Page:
La La Land

For his follow-up to Whiplash, Damien Chazelle took on Hollywood musicals. La La Land delivers a sweet, romantic, wonderful piece of film. Chazelle’s love and understanding of music are allowed full sway in this intimate and sprawling tale of dreams and romance (and, of course, art) in modern LA. While clearly riffing on the old musicals of the 40s and 50s, he keeps things contained; only a step above “natural” so that they feel more believable despite large song and dance numbers that punctuate the action.

Sealing the deal for this film is the paring and talent of Ryan Gosling (The Nice Guys) and Emma Stone (An Irrational Man). Their open and accessible demeanors ensure you like and root for them. Gosling is also a whiz on the piano, a talent he picked up just for this role (if you have to hate someone for their talent, he is quickly rising to the top of the list). There are others in the film, but they don’t really matter, to be blunt. The story is Stone and Gosling… everything else could have been sock puppets and it would have worked thanks to them and Chazelle’s directing.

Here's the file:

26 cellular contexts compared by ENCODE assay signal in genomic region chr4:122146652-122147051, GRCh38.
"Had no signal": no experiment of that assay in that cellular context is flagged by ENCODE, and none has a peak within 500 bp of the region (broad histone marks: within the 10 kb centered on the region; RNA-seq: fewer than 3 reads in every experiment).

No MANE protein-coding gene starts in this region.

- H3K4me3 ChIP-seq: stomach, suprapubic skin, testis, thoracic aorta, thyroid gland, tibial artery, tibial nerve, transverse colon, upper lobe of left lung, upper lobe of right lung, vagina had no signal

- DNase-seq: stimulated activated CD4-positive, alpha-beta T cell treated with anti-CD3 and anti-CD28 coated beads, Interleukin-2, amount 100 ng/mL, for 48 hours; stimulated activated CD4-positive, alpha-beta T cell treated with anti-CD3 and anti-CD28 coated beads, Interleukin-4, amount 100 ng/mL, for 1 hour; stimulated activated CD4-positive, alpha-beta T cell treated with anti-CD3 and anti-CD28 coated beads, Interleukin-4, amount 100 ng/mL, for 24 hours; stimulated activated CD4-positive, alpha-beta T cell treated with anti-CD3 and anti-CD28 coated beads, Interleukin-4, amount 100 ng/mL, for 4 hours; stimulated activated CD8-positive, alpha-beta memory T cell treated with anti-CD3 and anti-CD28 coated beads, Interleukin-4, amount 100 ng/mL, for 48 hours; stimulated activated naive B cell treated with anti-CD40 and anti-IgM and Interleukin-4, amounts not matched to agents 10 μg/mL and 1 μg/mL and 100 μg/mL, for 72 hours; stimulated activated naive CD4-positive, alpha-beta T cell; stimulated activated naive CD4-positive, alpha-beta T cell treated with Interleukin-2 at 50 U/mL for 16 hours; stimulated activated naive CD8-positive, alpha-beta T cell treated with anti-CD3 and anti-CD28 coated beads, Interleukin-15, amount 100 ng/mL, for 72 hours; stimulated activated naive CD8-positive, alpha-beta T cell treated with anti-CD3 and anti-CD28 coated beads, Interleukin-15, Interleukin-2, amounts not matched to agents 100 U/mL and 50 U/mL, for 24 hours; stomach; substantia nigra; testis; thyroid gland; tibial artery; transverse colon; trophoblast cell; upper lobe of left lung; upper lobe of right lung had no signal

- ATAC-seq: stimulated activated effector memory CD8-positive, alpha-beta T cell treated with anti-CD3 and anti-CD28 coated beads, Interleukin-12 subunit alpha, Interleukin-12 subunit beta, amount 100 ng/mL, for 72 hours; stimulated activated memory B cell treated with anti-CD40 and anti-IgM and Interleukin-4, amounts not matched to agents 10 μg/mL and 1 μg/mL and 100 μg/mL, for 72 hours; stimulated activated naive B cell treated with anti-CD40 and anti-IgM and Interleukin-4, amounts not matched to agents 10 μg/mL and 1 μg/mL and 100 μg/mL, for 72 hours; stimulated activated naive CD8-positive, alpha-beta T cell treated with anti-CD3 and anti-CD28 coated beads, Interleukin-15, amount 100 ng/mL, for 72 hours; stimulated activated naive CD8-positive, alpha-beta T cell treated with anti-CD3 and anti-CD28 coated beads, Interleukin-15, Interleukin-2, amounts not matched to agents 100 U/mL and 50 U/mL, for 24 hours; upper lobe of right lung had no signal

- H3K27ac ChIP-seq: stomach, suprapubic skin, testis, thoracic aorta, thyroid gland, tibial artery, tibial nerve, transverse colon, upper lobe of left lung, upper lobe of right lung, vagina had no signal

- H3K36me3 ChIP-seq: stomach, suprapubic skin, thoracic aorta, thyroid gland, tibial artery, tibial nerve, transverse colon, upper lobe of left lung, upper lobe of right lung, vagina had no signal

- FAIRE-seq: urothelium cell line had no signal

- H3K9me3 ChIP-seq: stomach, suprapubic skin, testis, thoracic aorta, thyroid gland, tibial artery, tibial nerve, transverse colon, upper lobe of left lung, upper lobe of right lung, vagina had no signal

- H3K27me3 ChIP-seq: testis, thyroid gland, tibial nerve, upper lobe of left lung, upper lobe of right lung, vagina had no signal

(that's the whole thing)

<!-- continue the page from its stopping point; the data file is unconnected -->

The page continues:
So is this, among other things, this year’s Best Picture? The movie has been sweeping up awards around the world. Certainly it deserves the Oscar nomination. The fact that is a romance is likely to hurt it in votes, but the deft and audacious tackling of a musical will help it. Admittedly, the pacing is a bit odd at times, but it never loses its footing and the final 10 minutes pay-off the tale gloriously. And in a sea of depressing and challenging stories, this is a positive and honest tale without a helping of syrup.

If you love movies, and you want to keep seeing original stories, go see this on the big screen even though it isn’t an action flick. If you don’t, you’ll be kicking yourself.

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